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Left-sided heart failure

  • Alternative Names

    Congestive heart failure - left


    The goals of treatments are:

    • Treat the disease that is causing the heart failure
    • Reduce symptoms
    • Relieve stress on the heart
    • Reduce risks of worsening heart failure

    You should see a heart specialist. You may need to stay in the hospital when symptoms are severe.

    Treatment may involve surgery or cardiac catheterization to open blocked heart arteries, medicines for high blood pressure, and lifestyle changes such as stopping drinking alcohol.

    Persons with heart failure should eat less salt, avoid alcohol, and exercise moderately.

    Medicines that may be used include:

    • Diuretics such as furosemide (Lasix) or spironolactone (Aldactone) to help the body get rid of extra fluid
    • Beta blockers and ACE inhibitors to reduce the stress on the heart and to prevent further muscle damage and scarring
    • Digoxin to increase muscle strength and slow down abnormally fast heart rates

    In severe cases, medicines are given through an IV (intravenous) line in your arm.

    When heart function decreases significantly, a defibrillator may be recommended to prevent sudden cardiac death. A defibrillator is used to prevent dangerous heart rhythms, which often occur in people with very weak hearts.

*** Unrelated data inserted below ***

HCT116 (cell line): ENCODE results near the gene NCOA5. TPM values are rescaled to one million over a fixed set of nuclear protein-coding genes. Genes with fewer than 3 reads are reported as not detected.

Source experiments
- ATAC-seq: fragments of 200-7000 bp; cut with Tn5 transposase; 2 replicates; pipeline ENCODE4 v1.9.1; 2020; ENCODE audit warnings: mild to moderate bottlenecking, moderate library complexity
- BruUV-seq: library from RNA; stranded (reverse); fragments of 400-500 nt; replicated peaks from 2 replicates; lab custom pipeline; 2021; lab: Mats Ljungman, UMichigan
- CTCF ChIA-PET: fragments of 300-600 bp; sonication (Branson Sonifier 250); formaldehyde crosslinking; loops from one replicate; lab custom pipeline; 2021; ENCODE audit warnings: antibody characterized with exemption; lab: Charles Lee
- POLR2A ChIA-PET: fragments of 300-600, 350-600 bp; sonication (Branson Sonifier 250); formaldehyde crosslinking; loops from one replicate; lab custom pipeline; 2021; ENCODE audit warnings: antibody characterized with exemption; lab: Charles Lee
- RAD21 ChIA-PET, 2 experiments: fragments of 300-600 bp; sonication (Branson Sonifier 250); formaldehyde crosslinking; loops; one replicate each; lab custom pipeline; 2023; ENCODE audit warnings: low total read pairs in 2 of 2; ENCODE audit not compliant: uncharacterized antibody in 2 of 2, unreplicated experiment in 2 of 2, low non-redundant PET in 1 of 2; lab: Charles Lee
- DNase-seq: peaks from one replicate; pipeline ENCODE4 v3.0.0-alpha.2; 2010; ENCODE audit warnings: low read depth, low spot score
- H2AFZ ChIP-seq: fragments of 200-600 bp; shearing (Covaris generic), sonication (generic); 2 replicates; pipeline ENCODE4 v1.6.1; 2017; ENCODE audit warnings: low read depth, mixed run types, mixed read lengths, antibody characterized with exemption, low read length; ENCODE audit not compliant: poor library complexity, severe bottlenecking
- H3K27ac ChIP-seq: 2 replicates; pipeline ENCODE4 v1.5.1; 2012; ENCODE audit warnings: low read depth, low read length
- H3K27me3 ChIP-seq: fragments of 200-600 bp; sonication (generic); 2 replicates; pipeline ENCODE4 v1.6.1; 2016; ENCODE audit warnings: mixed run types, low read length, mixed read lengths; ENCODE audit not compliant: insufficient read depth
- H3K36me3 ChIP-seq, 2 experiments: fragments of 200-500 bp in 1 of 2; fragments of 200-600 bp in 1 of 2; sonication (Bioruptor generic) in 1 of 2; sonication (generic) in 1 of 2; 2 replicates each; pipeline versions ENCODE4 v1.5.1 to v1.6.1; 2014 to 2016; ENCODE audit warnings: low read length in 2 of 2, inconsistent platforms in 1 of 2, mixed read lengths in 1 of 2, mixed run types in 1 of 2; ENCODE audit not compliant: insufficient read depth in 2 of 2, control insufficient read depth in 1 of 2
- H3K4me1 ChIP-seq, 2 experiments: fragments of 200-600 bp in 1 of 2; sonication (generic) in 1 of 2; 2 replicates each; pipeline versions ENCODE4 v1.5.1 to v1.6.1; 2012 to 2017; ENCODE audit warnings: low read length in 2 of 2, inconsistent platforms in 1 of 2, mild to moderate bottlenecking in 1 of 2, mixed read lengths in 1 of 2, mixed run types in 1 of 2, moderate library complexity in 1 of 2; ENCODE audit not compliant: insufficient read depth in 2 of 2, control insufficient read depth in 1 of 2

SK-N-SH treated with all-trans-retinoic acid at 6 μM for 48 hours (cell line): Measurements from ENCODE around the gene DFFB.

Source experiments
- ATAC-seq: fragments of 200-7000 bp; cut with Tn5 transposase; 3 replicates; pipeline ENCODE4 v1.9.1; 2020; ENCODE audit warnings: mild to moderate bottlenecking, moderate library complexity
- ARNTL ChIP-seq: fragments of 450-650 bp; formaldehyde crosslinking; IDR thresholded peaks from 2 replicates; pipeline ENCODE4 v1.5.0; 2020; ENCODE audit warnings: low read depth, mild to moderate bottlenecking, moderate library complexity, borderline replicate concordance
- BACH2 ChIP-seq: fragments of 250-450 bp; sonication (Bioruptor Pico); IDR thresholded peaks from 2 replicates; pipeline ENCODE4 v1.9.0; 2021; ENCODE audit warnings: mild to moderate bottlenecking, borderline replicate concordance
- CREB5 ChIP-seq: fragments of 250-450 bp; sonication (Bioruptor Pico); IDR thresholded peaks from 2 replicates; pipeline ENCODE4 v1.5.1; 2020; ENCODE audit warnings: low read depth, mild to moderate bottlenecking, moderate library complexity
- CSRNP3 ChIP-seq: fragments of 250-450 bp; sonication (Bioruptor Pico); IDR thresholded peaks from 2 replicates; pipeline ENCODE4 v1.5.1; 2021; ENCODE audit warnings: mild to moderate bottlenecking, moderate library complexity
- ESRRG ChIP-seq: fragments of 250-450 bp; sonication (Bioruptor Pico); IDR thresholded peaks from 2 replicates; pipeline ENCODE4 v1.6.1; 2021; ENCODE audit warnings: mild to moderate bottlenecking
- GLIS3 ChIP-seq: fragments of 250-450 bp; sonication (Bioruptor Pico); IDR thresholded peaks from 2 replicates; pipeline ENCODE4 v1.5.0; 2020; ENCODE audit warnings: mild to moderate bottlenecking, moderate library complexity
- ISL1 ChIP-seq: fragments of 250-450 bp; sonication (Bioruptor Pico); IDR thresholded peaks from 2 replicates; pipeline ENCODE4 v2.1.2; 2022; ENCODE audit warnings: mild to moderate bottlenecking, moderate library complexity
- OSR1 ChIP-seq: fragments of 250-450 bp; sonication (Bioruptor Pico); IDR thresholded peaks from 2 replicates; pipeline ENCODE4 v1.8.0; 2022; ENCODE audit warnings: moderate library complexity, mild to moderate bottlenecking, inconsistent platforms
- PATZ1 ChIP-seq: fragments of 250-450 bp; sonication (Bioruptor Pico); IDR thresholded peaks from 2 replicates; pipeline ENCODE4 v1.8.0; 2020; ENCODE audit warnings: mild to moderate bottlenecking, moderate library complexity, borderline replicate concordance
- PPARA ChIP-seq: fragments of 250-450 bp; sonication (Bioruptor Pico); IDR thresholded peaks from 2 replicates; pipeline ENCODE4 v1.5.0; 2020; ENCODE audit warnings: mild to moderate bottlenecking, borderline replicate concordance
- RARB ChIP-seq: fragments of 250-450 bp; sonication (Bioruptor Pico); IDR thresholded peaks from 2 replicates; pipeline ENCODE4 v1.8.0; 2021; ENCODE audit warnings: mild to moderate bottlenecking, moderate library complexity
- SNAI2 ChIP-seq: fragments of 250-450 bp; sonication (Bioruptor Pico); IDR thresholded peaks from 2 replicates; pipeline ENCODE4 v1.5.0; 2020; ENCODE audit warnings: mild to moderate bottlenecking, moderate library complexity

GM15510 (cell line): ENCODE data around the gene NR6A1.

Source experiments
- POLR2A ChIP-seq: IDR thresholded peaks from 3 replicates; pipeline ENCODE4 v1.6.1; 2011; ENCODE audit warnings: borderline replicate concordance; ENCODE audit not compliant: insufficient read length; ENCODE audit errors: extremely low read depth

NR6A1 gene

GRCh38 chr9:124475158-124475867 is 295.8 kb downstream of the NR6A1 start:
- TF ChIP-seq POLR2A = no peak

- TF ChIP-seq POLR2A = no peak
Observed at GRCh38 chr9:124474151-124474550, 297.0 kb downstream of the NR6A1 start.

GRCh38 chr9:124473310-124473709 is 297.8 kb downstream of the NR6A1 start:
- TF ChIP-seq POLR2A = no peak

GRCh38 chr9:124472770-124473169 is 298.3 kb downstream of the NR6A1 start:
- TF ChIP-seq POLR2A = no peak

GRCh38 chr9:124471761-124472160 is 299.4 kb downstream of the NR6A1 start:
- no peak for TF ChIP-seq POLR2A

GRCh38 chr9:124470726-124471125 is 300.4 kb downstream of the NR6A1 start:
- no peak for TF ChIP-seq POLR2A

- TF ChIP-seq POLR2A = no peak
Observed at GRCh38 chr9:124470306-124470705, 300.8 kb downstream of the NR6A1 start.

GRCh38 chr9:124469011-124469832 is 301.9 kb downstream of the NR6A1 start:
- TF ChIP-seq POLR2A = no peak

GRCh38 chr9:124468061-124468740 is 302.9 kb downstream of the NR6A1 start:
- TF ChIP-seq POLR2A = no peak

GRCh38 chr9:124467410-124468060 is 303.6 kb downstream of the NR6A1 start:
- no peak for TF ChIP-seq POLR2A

A number of studies have shown that heart failure symptoms can be improved with a special type of pacemaker. It paces both the right and left sides of heart. This is referred to as biventricular pacing or cardiac resynchronization therapy. Ask your provider if you are a candidate for this.

    In very severe cases, when medicines alone do not work, a heart pump (ventricular assist device) can be implanted. A heart transplant may be needed.

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    Expectations (prognosis)

    Heart failure is a serious condition that can result in early death. How well a person does depends on the cause of the heart failure, as well as the person's age and ability to tolerate exercise.

    In many cases, there is little chance that the heart will fully recover. However, many forms of heart failure are well controlled with medication and the condition can remain stable for many years with only occasional flare ups of symptoms.

    • Pulmonary edema
    • Total failure of the heart to function (circulatory collapse)
    • Abnormal heart rhythms
    • Side effects of medications
      • Low blood pressure (hypotension)
      • Lightheadedness, fainting
      • Headache
      • Chronic cough
      • Low electrolyte levels
      • Difficulty with sexual intercourse

    Calling your health care provider

    Call your health care provider if symptoms indicating congestive heart failure occur.

    Call your health care provider or get to the emergency room if symptoms are severe or if you experience chest pain, weakness, fainting, rapid or irregular heartbeat, increased cough or sputum production, sudden weight gain, or swelling.

    Call your baby's health care provider if the infant has weight loss, poor feeding, or does not appear to be growing or developing normally.